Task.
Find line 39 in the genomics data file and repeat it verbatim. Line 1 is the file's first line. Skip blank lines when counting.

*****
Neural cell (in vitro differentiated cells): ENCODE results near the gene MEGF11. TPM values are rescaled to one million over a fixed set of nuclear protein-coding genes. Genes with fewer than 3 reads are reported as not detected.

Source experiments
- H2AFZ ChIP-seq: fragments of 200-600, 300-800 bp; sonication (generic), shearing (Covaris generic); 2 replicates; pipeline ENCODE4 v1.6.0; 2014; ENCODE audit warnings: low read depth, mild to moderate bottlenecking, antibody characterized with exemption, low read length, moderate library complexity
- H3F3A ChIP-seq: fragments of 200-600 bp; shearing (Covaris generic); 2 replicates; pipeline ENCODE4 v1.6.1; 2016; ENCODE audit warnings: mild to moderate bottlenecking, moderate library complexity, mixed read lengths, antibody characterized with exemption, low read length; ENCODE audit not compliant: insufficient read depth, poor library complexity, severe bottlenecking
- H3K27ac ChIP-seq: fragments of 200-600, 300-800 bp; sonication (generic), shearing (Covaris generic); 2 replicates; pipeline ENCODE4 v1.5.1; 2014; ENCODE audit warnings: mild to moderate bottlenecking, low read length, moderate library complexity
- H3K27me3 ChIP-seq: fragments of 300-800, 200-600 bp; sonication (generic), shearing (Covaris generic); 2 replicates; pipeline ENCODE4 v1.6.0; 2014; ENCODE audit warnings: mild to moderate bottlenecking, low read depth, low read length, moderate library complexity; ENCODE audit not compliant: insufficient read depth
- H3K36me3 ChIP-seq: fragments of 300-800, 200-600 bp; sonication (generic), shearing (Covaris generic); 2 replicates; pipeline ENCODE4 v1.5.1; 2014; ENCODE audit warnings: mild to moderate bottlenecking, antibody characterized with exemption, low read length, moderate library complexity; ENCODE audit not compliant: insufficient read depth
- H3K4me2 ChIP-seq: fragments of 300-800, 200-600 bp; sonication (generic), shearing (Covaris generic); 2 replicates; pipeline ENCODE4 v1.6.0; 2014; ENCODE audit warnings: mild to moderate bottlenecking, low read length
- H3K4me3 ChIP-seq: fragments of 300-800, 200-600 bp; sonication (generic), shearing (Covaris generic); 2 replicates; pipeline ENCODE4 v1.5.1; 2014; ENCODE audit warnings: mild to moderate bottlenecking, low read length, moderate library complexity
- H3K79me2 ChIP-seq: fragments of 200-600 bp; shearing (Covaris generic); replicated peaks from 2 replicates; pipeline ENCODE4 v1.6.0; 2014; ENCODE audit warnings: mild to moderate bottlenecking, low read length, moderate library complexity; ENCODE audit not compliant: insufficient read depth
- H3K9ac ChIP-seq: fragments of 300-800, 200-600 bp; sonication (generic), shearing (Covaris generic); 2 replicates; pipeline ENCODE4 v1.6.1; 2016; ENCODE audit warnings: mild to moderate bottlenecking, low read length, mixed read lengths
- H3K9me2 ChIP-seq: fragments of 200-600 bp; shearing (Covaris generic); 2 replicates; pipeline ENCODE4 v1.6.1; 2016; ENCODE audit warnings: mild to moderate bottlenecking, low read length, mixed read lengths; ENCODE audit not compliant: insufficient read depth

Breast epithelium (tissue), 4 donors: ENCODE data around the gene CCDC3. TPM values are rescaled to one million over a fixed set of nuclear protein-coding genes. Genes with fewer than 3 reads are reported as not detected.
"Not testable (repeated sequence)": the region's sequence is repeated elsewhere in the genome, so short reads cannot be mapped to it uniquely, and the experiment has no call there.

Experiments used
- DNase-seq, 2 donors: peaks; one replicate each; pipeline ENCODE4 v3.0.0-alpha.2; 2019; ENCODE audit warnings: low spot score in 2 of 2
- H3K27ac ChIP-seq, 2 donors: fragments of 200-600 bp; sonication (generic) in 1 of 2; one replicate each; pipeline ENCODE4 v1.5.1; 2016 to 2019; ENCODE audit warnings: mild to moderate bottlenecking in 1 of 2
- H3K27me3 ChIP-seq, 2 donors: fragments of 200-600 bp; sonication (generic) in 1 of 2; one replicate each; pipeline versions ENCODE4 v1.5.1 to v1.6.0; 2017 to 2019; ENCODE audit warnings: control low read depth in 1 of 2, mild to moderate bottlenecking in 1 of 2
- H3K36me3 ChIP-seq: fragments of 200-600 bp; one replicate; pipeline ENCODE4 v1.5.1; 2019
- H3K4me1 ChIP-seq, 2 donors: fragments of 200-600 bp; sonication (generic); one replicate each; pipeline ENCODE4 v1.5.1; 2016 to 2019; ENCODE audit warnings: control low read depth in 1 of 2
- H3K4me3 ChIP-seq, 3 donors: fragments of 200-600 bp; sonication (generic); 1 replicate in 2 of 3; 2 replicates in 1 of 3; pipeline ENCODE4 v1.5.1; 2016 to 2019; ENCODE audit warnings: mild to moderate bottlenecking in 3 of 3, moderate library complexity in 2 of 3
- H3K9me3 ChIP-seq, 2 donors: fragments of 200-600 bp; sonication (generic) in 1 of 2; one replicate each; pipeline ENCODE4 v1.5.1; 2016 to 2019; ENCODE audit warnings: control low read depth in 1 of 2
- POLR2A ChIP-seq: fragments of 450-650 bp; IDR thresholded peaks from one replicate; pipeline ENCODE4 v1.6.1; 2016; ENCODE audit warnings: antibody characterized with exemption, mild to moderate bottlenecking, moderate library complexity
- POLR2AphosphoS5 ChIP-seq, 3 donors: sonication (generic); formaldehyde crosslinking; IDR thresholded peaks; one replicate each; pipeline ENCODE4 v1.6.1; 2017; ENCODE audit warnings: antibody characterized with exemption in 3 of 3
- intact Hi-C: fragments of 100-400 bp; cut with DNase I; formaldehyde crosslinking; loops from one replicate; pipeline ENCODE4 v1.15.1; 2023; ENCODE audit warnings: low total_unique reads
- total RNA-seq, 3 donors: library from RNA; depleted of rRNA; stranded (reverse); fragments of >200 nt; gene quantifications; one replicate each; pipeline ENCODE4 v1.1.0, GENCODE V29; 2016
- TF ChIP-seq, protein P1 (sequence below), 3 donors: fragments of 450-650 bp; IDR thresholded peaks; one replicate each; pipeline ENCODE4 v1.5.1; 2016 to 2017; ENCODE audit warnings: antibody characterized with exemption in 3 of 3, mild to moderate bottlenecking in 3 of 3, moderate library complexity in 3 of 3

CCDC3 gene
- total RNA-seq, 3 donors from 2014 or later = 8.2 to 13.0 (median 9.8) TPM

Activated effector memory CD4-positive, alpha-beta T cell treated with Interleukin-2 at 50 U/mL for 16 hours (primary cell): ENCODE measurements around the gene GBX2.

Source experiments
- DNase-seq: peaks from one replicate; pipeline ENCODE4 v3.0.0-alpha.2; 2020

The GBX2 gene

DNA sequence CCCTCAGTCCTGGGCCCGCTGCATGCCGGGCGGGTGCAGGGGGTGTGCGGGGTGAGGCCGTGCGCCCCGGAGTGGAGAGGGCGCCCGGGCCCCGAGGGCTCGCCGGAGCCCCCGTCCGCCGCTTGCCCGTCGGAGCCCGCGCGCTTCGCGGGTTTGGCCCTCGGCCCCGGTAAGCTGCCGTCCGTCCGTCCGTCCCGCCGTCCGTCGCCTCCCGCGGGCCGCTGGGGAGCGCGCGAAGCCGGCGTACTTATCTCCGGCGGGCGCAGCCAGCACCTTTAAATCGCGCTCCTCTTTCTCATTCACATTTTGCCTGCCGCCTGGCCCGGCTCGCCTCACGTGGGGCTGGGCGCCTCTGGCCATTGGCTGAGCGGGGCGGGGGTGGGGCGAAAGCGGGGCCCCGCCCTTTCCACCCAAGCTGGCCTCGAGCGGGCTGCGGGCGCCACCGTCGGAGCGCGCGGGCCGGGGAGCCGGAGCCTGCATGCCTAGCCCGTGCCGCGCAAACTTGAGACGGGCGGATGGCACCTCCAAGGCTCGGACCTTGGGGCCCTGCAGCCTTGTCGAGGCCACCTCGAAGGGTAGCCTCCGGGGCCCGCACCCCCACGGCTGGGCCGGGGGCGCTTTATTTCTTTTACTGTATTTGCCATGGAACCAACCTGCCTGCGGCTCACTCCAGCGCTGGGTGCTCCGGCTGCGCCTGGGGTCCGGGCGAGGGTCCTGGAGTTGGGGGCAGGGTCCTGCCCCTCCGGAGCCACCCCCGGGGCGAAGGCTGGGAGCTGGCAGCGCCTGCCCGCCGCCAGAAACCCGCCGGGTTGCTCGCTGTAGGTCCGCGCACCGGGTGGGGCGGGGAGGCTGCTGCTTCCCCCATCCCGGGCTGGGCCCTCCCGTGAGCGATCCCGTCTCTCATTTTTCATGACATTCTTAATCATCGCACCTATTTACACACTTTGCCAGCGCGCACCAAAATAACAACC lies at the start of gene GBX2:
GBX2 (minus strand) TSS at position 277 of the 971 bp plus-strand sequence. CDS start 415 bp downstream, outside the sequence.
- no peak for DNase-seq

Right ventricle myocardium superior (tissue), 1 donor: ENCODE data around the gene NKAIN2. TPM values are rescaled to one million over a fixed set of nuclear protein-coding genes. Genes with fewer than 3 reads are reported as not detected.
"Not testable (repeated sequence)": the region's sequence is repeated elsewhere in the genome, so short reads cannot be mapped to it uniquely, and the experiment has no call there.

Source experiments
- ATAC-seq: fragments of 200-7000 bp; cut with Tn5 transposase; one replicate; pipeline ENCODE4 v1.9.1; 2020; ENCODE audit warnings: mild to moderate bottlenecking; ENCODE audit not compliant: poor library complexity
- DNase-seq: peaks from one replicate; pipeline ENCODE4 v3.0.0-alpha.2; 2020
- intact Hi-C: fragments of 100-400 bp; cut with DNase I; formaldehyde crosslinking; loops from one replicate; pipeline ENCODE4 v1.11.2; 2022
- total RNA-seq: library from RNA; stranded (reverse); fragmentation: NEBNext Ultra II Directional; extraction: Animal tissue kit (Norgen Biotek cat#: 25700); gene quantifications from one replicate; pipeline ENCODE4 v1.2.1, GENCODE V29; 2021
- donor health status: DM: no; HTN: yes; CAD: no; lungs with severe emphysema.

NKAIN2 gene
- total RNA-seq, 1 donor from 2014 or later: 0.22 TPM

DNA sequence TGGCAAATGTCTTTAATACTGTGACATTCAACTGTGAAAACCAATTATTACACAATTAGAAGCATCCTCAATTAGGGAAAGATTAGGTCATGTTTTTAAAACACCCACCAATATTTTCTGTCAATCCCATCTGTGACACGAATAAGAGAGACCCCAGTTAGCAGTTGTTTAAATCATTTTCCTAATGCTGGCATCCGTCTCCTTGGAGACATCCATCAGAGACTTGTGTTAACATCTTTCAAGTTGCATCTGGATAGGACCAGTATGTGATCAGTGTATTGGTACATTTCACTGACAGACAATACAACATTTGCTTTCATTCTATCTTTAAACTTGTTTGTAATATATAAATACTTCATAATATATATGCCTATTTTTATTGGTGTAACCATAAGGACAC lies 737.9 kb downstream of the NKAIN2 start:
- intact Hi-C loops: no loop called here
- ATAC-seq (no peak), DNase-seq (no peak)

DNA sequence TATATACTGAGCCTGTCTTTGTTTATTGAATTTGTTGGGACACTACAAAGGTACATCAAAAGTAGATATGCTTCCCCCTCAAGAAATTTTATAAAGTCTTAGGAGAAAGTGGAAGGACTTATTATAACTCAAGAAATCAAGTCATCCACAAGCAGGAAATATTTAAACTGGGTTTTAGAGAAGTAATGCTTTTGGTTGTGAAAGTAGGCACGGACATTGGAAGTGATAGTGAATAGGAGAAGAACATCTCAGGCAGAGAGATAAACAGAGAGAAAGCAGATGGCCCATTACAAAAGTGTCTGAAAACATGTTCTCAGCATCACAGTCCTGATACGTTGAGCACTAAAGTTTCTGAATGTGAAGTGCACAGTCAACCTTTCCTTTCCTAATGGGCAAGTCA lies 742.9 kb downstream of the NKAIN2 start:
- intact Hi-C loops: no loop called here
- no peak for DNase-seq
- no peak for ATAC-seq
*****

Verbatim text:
Source experiments